Aug 16 '07 #15

P: n/a
CBFalconer wrote:
Chris Torek wrote:
>CBFalconer <cb********@maineline.netwrote:
>>[Using C++'s extern "C" construct] enables C++ to call C, not
the reverse direction.
Actually, it works both ways, provided some reasonably obvious
and straightforward restrictions are met.

(It is possible to write C++ code that can*not* call C code, nor
vice versa; and mixing one vendor's C compiler with another's C++
compiler can result in various disasters, but this is equally true
for mixing one vendor's C compiler with another vendor's C compiler.
But if the calls can be done at all, the C++ extern "C" method is
almost always the way to go. Further discussion about this really
belongs in comp.lang.c++ and/or vendor-specific newsgroups, of
course.)

The C++ system attempts to adorn external calls with information
about parameters, etc. in various ways. The C system has no way of
understanding this mess. Thus C can't call C++ bcause the
'adornments' are missing. However, C++ has a provision for
dropping those 'adornments' to call precompiled C code.
I think you are completely missing the point about it working both ways,
never mind.

--
Ian Collins.
Aug 16 '07 #16

P: n/a
CBFalconer <cb********@yahoo.comwrote:

# understanding this mess. Thus C can't call C++ bcause the
# 'adornments' are missing. However, C++ has a provision for

That comes as a shock and disappointment to all of us who
actually do this.

--
SM Ryan http://www.rawbw.com/~wyrmwif/
If you plan to shoplift, let us know.
Thanks
Aug 16 '07 #17

P: n/a
SM Ryan <wy*****@tango-sierra-oscar-foxtrot-tango.fake.orgwrites:
CBFalconer <cb********@yahoo.comwrote:

# understanding this mess. Thus C can't call C++ bcause the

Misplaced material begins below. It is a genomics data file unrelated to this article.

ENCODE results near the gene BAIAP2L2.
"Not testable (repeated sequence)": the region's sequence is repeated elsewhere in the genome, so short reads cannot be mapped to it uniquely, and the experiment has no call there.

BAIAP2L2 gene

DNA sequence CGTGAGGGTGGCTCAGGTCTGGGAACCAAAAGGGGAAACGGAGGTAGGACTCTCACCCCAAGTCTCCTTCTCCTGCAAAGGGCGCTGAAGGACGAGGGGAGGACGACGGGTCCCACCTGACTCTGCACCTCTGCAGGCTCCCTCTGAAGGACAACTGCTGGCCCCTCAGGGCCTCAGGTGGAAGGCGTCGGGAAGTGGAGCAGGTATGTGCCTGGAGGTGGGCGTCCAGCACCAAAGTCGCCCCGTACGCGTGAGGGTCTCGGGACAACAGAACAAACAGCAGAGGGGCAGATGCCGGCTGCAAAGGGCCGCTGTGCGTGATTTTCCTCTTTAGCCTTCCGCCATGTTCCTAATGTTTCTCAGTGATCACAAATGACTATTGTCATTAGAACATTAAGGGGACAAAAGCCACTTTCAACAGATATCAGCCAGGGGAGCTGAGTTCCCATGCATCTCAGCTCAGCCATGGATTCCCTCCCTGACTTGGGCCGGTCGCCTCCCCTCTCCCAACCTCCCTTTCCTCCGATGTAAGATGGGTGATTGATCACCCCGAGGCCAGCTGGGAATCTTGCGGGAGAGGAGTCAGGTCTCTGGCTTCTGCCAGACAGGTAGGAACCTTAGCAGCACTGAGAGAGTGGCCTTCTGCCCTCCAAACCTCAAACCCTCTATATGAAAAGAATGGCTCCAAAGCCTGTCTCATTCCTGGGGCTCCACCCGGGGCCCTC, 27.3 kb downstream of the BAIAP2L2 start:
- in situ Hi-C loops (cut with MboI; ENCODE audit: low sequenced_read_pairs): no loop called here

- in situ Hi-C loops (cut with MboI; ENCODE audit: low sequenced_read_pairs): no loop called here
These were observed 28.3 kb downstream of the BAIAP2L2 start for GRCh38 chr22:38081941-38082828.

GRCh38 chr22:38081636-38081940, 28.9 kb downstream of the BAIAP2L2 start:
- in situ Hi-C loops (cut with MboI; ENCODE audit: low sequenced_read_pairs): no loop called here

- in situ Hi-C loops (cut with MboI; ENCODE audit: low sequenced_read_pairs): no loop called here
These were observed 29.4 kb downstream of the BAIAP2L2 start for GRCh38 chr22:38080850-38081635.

# 'adornments' are missing. However, C++ has a provision for

That comes as a shock and disappointment to all of us who
actually do this.
http://developers.sun.com/sunstudio/...es/mixing.html
Aug 16 '07 #18

P: n/a
Hi Chris,

Chris Torek <no****@torek.netwrote:
Background: Marcin Wolcendorf provided a mostly-correct and suitably
worded answer, to which I did not object. Then:
>
>
...snip..

To make it short:
- Please, if you add some criticism- be specific. I'd be happy if you
pointed out mistakes I made. I guess this is what you object to do for
philosophic reasons. Well, I have no solution to that, then; I need
facts, not foggy clues and riddles anyway.
- I can see your point of limiting the topics to 'C only'; I somewhat
agree. Nevertheless making group too narrow will make it unusable
(IMHO). Some other groups may do the same- then someone looking for
answers will be bounced from every group with 'OT' excuse. IMO- this
is the place to provide answers, not frustration. What's more- if
you'll make it too strict, too narrow, you'll soon find there is
no-one to talk to.
Regards (and EOT),

M.W.

Aug 18 '07 #19

P: n/a
Marcin Wolcendorf said:

<snip>
- I can see your point of limiting the topics to 'C only'; I somewhat
agree.
Good.
Nevertheless making group too narrow will make it unusable
So will making it too wide. This newsgroup discusses C. That is a wide
enough topic to ensure that this group has been useful for almost a
quarter of a century.
(IMHO). Some other groups may do the same- then someone looking for
answers will be bounced from every group with 'OT' excuse. IMO- this
is the place to provide answers, not frustration.
Right - and the answer to your question is that C does not provide a
mechanism to interface specifically with C++ functions. If you find the
answer frustrating, that's unfortunate, but it happens to be the
correct answer nonetheless.
What's more- if
you'll make it too strict, too narrow, you'll soon find there is
no-one to talk to.
And if you make it too wide, you'll soon find there's nowhere left to
ask about C, because the S/N ratio will drop through the floor and the